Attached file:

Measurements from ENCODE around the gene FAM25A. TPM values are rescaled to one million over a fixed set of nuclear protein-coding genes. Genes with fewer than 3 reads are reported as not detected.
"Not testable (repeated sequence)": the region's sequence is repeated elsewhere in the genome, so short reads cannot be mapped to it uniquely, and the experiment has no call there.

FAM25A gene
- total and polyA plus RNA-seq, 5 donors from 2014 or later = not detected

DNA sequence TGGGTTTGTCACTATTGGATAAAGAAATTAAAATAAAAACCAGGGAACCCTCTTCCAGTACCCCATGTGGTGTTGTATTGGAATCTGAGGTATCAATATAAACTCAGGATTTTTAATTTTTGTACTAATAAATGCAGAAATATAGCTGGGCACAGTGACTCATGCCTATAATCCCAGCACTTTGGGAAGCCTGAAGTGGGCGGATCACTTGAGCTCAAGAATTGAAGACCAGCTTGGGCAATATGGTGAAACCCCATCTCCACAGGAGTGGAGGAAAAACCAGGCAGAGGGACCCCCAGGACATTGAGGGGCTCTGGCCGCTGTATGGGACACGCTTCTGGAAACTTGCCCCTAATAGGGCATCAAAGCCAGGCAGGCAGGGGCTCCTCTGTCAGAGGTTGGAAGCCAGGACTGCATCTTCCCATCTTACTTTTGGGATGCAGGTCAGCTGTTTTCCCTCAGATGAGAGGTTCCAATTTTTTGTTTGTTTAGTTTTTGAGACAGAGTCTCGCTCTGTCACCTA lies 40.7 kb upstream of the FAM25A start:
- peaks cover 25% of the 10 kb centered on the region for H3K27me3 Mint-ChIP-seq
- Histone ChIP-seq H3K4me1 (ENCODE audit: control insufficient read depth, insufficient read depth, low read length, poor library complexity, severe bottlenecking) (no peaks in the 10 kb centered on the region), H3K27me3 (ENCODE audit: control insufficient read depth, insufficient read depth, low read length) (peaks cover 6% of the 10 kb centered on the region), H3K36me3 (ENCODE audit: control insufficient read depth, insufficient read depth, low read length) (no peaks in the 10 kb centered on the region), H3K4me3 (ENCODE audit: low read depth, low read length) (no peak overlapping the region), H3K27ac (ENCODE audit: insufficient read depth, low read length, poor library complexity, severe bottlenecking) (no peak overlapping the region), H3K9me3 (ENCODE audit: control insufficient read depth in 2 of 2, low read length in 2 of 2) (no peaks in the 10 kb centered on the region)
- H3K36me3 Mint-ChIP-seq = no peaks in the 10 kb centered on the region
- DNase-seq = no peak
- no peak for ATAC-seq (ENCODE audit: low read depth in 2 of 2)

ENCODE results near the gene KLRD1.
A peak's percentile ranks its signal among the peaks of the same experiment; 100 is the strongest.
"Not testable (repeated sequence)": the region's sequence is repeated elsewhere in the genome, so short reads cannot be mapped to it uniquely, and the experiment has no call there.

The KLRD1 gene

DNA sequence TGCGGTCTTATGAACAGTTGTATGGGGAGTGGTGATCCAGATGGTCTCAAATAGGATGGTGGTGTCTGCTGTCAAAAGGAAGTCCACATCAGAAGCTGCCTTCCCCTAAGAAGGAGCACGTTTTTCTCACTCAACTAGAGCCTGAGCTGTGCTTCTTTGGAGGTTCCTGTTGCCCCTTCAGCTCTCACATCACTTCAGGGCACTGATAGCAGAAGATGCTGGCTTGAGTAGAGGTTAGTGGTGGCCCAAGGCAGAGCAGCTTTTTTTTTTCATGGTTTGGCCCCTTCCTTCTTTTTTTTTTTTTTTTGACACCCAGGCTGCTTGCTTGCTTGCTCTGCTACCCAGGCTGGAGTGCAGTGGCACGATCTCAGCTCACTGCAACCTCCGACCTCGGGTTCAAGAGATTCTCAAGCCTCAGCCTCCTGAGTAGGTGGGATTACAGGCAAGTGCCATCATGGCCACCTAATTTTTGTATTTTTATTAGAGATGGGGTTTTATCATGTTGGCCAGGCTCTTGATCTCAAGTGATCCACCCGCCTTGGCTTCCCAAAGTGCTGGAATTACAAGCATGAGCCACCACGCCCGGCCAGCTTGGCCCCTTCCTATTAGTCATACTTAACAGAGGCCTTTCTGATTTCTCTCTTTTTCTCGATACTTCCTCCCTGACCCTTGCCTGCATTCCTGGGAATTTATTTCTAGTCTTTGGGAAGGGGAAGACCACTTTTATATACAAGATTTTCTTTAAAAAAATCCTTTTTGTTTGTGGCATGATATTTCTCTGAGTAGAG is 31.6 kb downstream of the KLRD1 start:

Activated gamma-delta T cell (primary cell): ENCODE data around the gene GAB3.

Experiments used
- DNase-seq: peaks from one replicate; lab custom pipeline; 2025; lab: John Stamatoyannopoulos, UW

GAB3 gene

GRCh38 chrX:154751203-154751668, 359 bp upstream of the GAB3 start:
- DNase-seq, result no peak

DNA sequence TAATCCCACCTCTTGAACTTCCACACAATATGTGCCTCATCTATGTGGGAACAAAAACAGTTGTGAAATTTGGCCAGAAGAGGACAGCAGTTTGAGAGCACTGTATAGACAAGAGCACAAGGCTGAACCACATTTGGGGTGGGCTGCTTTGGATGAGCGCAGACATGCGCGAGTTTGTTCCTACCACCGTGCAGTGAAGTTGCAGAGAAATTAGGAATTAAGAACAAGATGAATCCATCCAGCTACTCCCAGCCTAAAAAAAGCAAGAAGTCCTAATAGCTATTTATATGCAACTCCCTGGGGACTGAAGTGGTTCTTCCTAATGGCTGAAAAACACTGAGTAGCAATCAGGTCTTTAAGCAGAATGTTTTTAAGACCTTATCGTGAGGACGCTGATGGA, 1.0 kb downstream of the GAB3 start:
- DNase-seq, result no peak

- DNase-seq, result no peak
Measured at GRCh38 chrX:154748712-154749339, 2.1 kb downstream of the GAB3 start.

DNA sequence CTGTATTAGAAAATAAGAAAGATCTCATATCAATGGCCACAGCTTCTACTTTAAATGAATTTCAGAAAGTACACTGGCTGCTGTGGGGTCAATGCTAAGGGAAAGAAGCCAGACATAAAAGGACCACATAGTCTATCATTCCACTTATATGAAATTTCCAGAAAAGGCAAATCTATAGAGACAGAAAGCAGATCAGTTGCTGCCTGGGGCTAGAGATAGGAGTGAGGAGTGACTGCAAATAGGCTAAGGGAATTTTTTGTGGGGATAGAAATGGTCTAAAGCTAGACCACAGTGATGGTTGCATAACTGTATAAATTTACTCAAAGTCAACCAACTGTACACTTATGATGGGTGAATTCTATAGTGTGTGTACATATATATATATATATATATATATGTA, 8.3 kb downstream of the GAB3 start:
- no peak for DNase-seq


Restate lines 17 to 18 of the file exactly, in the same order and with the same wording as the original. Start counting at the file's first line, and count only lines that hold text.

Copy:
Experiments used
- DNase-seq: peaks from one replicate; lab custom pipeline; 2025; lab: John Stamatoyannopoulos, UW